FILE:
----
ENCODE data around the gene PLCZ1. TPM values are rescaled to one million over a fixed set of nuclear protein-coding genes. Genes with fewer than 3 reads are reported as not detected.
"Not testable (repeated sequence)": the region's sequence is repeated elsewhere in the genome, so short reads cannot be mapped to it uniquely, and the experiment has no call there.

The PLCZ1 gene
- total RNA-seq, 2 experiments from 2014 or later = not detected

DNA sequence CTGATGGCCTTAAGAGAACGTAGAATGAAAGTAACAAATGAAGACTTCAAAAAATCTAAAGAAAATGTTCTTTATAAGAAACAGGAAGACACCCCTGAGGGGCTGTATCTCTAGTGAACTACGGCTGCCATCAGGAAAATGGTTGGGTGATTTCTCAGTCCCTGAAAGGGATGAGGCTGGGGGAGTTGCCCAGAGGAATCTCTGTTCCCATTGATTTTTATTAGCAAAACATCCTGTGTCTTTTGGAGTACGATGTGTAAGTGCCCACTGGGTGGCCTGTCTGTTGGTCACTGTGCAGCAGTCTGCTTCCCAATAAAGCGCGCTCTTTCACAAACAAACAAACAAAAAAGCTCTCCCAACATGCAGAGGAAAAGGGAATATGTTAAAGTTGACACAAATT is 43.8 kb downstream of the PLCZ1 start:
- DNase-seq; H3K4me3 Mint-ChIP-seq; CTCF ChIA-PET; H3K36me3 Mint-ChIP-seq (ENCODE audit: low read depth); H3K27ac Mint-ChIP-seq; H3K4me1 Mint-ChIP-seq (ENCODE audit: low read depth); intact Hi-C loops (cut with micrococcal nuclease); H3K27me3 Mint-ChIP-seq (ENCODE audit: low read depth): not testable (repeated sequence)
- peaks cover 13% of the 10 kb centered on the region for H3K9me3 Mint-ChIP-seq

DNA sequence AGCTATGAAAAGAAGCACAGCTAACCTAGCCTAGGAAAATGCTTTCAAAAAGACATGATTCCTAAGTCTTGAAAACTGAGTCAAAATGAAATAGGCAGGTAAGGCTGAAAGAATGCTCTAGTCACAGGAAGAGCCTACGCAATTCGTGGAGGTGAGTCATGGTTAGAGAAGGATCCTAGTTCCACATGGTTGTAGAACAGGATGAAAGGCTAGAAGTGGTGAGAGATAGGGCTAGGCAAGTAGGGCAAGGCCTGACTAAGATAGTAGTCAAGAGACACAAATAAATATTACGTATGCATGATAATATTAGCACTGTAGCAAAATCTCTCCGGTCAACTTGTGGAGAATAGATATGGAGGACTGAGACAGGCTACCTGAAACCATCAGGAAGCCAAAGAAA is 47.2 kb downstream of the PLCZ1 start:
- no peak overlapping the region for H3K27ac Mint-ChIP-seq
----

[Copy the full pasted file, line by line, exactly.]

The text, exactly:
ENCODE data around the gene PLCZ1. TPM values are rescaled to one million over a fixed set of nuclear protein-coding genes. Genes with fewer than 3 reads are reported as not detected.
"Not testable (repeated sequence)": the region's sequence is repeated elsewhere in the genome, so short reads cannot be mapped to it uniquely, and the experiment has no call there.

The PLCZ1 gene
- total RNA-seq, 2 experiments from 2014 or later = not detected

DNA sequence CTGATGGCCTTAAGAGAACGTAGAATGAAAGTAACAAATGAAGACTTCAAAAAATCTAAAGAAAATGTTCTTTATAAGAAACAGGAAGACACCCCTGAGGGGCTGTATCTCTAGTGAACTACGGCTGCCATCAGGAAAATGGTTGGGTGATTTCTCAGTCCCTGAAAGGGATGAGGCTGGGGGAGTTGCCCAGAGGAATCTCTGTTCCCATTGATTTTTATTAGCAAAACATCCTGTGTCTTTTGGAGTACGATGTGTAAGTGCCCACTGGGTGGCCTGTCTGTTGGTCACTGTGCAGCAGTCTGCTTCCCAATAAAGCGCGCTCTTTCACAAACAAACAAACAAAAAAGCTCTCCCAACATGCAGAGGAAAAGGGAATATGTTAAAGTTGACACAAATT is 43.8 kb downstream of the PLCZ1 start:
- DNase-seq; H3K4me3 Mint-ChIP-seq; CTCF ChIA-PET; H3K36me3 Mint-ChIP-seq (ENCODE audit: low read depth); H3K27ac Mint-ChIP-seq; H3K4me1 Mint-ChIP-seq (ENCODE audit: low read depth); intact Hi-C loops (cut with micrococcal nuclease); H3K27me3 Mint-ChIP-seq (ENCODE audit: low read depth): not testable (repeated sequence)
- peaks cover 13% of the 10 kb centered on the region for H3K9me3 Mint-ChIP-seq

DNA sequence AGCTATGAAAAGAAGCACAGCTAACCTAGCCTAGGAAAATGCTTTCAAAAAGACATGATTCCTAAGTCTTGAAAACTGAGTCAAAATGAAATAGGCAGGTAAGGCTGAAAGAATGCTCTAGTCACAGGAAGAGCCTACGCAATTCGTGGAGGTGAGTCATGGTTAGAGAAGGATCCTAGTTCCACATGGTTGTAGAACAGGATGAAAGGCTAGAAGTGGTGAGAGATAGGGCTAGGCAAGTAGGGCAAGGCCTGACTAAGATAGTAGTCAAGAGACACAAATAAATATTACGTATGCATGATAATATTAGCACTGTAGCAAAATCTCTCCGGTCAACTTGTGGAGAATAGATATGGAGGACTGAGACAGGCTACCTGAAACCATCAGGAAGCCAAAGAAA is 47.2 kb downstream of the PLCZ1 start:
- no peak overlapping the region for H3K27ac Mint-ChIP-seq